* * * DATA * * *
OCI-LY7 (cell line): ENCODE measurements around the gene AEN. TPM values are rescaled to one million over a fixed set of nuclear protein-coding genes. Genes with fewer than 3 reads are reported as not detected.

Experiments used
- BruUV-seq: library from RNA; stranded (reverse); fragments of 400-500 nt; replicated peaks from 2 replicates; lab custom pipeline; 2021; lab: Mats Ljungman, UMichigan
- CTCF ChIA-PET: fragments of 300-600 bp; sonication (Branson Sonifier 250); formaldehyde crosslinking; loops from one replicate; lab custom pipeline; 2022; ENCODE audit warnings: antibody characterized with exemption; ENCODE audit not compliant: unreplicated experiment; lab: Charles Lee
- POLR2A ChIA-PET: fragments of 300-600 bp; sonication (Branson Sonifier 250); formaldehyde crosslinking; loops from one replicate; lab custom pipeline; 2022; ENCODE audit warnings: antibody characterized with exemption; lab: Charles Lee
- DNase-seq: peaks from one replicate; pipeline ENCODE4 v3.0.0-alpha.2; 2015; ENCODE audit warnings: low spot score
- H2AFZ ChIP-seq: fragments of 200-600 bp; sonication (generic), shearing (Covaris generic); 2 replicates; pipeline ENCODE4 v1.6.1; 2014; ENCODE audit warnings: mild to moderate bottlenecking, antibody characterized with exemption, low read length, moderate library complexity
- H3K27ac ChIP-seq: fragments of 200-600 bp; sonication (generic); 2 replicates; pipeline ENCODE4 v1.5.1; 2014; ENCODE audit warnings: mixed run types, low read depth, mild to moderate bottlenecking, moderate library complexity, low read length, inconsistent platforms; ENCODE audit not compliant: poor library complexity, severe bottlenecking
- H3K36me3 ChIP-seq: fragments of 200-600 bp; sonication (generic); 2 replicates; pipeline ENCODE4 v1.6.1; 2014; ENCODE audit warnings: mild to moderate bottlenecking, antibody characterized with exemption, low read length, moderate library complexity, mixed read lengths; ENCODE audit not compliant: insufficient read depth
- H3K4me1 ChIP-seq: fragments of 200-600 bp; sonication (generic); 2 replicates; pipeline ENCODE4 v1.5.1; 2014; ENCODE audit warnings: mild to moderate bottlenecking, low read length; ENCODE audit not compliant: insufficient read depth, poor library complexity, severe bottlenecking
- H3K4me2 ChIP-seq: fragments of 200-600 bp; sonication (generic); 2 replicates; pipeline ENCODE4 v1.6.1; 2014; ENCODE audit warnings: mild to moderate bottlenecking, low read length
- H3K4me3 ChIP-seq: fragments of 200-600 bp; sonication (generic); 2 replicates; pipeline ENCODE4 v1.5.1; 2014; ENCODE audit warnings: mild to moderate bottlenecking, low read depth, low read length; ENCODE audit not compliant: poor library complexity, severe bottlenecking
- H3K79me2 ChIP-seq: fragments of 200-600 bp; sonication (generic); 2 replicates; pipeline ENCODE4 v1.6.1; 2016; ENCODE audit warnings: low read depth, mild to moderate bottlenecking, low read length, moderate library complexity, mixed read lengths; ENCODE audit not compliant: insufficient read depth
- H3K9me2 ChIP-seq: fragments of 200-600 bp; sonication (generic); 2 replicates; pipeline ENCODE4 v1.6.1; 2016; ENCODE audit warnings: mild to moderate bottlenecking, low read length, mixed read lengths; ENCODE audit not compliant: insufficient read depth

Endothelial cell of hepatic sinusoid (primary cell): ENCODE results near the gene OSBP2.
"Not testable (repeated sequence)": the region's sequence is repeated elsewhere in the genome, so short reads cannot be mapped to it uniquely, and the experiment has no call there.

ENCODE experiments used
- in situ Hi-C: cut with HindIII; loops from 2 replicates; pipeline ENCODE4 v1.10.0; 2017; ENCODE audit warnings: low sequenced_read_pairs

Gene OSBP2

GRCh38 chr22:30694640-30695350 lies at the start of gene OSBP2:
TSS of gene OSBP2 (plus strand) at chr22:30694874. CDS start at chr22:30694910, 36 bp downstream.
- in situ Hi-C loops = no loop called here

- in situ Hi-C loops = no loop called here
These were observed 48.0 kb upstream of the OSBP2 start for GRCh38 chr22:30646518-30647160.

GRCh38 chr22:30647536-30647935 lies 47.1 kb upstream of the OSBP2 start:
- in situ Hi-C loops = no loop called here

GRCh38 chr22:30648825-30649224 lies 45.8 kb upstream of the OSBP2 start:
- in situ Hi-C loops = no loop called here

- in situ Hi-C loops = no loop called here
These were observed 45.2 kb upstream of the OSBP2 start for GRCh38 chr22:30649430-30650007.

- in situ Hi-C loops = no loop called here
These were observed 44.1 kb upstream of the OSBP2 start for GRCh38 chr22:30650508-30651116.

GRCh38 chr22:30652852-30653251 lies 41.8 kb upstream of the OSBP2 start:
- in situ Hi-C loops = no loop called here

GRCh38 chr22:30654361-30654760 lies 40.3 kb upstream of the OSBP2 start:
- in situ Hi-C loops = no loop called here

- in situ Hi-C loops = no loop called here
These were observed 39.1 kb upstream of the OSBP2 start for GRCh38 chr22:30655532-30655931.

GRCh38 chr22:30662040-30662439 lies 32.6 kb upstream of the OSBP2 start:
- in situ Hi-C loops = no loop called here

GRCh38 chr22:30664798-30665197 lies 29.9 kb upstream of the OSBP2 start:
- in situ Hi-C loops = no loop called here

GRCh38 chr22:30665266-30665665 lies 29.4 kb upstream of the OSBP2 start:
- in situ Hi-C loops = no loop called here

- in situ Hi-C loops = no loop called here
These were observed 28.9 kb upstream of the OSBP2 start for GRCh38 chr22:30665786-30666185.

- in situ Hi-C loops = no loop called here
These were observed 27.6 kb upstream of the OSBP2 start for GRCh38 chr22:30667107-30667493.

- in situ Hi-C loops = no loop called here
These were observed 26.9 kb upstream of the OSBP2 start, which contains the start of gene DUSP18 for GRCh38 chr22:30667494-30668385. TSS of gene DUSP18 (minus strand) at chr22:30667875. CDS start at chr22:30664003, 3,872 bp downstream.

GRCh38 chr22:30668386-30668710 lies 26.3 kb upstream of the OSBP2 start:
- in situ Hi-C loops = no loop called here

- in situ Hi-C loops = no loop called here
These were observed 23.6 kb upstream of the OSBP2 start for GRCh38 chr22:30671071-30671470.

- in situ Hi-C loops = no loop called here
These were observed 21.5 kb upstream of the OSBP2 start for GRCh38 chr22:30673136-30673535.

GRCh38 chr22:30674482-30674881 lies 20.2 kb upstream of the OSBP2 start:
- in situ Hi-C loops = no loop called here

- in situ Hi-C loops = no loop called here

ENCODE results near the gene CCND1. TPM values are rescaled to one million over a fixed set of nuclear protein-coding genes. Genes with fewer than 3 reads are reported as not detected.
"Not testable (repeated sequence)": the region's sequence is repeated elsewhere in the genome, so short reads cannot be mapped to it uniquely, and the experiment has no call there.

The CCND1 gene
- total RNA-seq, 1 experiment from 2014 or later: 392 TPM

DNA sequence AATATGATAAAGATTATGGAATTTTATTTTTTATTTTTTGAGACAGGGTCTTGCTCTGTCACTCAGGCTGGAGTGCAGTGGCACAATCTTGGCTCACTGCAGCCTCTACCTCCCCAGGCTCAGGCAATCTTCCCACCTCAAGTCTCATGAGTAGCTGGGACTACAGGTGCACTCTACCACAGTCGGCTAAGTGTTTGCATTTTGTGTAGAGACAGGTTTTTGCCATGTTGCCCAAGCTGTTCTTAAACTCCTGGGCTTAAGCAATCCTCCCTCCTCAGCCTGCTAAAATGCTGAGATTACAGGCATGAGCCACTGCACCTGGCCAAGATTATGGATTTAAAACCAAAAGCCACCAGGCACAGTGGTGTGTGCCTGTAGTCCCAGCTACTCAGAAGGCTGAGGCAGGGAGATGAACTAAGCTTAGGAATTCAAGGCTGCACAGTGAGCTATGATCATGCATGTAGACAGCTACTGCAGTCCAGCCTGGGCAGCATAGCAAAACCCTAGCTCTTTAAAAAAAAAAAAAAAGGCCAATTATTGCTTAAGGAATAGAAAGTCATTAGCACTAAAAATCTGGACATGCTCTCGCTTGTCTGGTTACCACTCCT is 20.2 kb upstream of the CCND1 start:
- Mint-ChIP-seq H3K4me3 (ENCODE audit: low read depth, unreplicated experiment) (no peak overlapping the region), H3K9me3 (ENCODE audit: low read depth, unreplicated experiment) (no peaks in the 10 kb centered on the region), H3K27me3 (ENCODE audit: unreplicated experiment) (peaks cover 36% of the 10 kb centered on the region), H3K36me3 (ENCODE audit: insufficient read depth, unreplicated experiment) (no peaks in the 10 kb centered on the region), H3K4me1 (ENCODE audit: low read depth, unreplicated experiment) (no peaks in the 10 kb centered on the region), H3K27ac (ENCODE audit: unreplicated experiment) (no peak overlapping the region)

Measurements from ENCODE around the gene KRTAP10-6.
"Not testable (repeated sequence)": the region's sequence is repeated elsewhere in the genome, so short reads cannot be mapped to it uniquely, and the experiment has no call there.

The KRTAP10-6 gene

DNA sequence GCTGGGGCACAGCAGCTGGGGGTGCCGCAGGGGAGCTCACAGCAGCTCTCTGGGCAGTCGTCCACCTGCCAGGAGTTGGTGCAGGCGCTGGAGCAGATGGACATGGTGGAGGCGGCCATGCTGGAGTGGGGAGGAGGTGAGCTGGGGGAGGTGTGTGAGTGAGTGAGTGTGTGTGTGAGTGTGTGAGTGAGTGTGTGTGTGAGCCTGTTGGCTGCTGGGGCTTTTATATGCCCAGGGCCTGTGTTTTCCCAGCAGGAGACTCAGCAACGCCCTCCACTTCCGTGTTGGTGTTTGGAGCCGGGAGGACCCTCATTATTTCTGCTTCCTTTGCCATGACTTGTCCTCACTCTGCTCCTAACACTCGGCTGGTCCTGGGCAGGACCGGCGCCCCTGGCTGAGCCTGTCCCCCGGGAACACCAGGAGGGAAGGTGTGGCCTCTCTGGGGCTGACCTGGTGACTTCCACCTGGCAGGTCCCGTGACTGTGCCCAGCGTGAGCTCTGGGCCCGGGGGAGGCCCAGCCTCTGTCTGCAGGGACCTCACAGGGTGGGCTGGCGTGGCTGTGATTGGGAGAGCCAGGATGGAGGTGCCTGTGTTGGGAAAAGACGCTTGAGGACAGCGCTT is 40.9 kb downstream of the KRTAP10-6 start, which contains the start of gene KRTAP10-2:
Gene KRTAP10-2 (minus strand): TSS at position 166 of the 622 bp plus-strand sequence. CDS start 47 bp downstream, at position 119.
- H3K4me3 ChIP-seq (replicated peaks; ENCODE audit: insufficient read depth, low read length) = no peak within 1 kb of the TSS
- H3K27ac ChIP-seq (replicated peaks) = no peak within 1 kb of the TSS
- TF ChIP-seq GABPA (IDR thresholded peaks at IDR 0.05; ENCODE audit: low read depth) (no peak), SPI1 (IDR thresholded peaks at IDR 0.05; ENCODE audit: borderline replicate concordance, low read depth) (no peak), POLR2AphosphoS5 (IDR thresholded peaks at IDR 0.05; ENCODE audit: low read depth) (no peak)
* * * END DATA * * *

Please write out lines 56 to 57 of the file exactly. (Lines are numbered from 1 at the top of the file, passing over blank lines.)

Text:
These were observed 21.5 kb upstream of the OSBP2 start for GRCh38 chr22:30673136-30673535.

GRCh38 chr22:30674482-30674881 lies 20.2 kb upstream of the OSBP2 start: